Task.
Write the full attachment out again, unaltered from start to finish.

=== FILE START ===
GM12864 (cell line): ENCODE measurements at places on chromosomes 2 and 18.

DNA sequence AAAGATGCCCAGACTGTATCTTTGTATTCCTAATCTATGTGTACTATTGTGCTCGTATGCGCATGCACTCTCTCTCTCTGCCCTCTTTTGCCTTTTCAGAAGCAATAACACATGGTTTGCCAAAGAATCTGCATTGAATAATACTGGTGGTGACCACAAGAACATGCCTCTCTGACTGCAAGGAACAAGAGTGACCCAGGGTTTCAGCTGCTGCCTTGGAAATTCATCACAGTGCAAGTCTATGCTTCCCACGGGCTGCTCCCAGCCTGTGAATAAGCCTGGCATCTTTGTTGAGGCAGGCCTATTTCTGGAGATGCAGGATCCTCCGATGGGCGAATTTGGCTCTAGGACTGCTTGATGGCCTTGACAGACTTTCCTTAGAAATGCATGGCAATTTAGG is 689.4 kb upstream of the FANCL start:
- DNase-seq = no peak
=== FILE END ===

GM12864 (cell line): ENCODE measurements at places on chromosomes 2 and 18.

DNA sequence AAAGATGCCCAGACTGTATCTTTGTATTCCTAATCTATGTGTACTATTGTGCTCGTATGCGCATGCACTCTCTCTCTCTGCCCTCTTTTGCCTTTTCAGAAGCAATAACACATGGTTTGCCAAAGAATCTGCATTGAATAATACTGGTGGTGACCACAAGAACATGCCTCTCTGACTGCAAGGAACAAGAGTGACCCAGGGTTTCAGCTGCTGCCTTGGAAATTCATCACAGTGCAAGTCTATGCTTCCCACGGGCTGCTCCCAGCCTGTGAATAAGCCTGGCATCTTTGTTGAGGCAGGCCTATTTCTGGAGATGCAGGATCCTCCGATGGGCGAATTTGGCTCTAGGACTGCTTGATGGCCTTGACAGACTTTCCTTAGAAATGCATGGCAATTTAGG is 689.4 kb upstream of the FANCL start:
- DNase-seq = no peak